Editor’s note: Today’s Wine Wednesday post was written by Megan’s Island resident (and my husband) Brandon. His writing is great, but his photo skills could use some work. I still love him. — M.
Hello Megan’s Island Blog! I’m excited to be you guest blogger for Wine Wednesday.
This past Saturday I did something that I’ve wanted to do for a while. I joined a crush volunteer team at one of our local Woodinville wineries. The experience wasn’t quite what I was expecting it to be, to say the least.
Lots of grapes to sort!
It started out promising when I showed up and they had donuts and pastries for breakfast. It was a 7:45 a.m. start time, so this was great. Most importantly, I learned that we would be working with cabernet sauvignon grapes. No lousy white wine grapes here! I found out that we would be helping with about 10 tons of grapes or about 3.5 acres worth. That is a lot of grapes! When I say “we,” I’m referring to me and the nine other volunteers, most of who were experienced in this but a few were rookies like me. The wine maker and 4 or 5 winery employees showed us the ropes.
There were essentially two jobs that needed to be done, both of which involved picking stuff out of the grapes. The grapes arrive at the winery in big bins. With the help of a fork lift, the grapes are dumped into a hopper and then slowly release onto a vibrating conveyor table. It is similar to a conveyor belt but instead is a solid piece of stainless steel that is constantly vibrating and sloped slightly downward so that the grapes make their way down the line. The first set of volunteers is stationed here and pulls out everything they spot that shouldn’t be there. This primarily includes leafs and grapes that aren’t fit for wine – those that aren’t ripe, those that are too ripe and have turned into raisins, and those that are damaged by birds or whatever. This group also removed a few bugs. Remember that these grapes are in bunches and come straight from the vineyard where they’re cut from the vines. We were told that our grapes were pretty clean, that the vineyard crew did a good job of selective cutting and screening.
From here, the grape bunches travel up a conveyor to the de-stemming machine, which removes the grapes from the stems. We were told the machine wasn’t working the greatest that day, possibly because of the summer that Washington had – lots of sun. Because of this, the grapes were left on the vines as long as possible get as much flavor as they could because they were ripening very quickly. From my understanding they were very full of sugar but not necessarily complexity. I was told these grapes would easily convert to a 17% alcohol if the winery didn’t cut it some. I tasted a few, and they were very good and sweet. The end result was that the stems were little more brittle than usual and they were breaking in the machine easily. Because of the poor performance of the de-stemming machine, most people were stationed after this and were tasked with grabbing stems that make it through. Apparently stems are okay in things like syrah but they not wanted in cabernet sauvignon. After this, the grapes went into the fermentation bins where they started the fermentation process.
Hard at work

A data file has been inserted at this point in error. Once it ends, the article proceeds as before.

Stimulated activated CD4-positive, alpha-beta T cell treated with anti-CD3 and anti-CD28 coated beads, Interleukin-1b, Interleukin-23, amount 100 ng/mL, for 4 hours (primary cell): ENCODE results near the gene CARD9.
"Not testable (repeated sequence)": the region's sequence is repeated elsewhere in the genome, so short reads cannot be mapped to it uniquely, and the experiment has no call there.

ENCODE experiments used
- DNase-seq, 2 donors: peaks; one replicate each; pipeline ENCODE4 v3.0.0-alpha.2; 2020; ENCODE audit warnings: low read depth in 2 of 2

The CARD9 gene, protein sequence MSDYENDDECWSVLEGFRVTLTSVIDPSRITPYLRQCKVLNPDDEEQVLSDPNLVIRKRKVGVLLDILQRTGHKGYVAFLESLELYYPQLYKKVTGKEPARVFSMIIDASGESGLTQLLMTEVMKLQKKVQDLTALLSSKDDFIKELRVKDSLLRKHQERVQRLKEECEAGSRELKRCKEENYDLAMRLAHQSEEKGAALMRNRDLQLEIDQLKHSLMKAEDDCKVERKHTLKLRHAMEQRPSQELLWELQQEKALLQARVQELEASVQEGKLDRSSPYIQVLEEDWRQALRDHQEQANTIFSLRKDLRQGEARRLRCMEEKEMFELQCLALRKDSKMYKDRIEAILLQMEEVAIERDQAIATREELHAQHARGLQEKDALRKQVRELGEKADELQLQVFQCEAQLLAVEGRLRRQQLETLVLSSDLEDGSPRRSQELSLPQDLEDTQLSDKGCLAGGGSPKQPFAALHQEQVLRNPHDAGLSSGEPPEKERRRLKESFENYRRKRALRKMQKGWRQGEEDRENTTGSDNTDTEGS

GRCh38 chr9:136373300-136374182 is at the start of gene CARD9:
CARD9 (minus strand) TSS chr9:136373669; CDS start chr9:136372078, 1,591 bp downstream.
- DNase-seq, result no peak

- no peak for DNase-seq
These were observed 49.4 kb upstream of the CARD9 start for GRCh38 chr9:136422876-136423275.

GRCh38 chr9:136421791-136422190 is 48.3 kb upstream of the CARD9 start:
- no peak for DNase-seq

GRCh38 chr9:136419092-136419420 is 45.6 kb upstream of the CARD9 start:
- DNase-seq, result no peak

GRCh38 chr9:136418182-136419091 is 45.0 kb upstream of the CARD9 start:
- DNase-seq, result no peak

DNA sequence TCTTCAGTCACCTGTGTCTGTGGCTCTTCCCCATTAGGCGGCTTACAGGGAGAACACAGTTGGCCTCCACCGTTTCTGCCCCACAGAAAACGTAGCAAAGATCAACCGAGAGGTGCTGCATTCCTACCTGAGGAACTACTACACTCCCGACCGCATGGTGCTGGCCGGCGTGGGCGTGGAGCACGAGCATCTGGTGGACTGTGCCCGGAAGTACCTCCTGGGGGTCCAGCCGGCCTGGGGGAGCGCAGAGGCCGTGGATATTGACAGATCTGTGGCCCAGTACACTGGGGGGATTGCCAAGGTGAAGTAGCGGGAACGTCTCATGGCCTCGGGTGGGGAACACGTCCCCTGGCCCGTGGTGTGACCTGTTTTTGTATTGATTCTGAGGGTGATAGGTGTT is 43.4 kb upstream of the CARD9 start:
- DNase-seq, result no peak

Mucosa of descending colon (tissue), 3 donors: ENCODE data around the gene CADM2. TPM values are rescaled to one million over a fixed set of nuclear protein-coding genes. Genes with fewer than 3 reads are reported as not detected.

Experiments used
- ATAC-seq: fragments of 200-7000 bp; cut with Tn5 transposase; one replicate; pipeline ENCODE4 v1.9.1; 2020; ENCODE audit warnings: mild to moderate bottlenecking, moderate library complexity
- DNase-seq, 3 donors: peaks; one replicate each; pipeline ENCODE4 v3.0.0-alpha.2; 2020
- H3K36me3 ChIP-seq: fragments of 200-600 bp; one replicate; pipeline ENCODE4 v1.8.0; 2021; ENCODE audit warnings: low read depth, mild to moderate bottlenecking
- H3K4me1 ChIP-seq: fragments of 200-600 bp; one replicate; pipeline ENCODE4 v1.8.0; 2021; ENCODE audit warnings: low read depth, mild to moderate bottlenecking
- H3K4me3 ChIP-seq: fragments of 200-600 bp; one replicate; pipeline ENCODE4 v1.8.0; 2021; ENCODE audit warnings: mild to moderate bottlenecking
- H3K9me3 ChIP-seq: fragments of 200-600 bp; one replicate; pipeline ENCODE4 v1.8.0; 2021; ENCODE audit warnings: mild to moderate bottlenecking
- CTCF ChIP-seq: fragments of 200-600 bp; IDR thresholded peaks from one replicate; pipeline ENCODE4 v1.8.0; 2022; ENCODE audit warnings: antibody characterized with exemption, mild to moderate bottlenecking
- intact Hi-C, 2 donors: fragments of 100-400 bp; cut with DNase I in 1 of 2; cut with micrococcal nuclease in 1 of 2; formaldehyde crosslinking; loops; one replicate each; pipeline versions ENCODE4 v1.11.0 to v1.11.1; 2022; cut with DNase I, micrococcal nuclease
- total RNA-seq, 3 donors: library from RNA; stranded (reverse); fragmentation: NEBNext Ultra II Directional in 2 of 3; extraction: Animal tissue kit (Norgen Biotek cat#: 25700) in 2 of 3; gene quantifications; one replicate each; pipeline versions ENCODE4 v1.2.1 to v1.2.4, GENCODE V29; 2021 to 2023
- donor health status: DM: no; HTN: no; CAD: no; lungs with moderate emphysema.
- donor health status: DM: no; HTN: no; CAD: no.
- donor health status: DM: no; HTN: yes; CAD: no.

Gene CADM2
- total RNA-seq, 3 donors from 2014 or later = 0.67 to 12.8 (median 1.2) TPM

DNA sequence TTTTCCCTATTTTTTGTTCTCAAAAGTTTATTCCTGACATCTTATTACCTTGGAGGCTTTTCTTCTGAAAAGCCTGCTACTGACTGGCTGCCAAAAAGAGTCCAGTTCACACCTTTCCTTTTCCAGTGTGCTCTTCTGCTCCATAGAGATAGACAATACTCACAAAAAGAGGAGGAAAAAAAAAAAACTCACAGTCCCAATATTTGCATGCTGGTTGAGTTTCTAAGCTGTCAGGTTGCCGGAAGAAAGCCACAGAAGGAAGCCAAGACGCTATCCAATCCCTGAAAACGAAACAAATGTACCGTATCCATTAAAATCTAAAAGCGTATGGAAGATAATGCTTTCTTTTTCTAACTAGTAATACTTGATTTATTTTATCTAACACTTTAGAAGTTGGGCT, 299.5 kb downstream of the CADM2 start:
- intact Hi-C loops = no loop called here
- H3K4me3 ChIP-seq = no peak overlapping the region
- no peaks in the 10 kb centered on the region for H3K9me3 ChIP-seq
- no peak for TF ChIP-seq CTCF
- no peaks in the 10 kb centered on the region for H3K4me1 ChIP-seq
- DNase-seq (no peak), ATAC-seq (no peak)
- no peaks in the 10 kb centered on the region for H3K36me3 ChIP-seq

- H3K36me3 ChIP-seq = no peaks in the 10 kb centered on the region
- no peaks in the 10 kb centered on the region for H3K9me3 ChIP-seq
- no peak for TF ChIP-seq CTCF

In case you didn’t notice, there was no “crush” by the volunteers (or the employees). It was all about pulling stuff out of the grapes. All in all, this isn’t a necessarily a hard thing. However, you are essentially bent over all day and your back starts to hurt. Everyone there experienced some level of back pain, yours truly included. This was worse for those on the first vibrating table. It wasn’t as bad for those removing stems because they grapes were moving up a belt, meaning they were higher in the air as one picked through them. However, because the conveyor belt was constantly moving with “steps” carrying the grapes at a pretty good pace, some people experienced dizziness and vertigo as a result (and because many people are standing on ladders or steps to reach the grapes). There were a few volunteers who help in this task because of this. Luckily, I don’t get motion sickness and I was fine there.
The intense Washington summer also meant that all the grapes were coming in early and at the same time. Last year the wines came in over a span of six weeks, but this year it was a little under four weeks. Most of the other grape varietals had been “crushed” before Saturday. This meant all the winery employees were pretty tired, but they kept a good face for the volunteers. It also meant a pretty intense day for the volunteers. We ended up finishing just before 4 p.m., with less than 30 minutes for lunch.
Crush: back breaking work
Overall, as a volunteer, the manual labor isn’t very comfortable. The winery staff is very busy and it just isn’t fun. It is often pretty loud, so you can’t really talk to many people either. It isn’t what I was expecting and it wasn’t worth the three bottles of wine and lunch (which was delicious) that I received as compensation. Maybe I was naïve in my expectations. I am glad that I was able to help out a winery that I love when they needed it. However, you won’t see me back volunteering anytime soon. No one really seemed to enjoy it (lots of complaining and plenty of exhausted faces at the end) but one of the volunteers was there for the third time that week. Another guy did it 10 times last year.
I will enjoy the bottles of wine this gets turned into when it is bottled in a few years, probably much more so than usual. I’m glad I did it once, but I’ll stick to working on my dissertation, my house, and my pizza oven, and watching football on future weekends.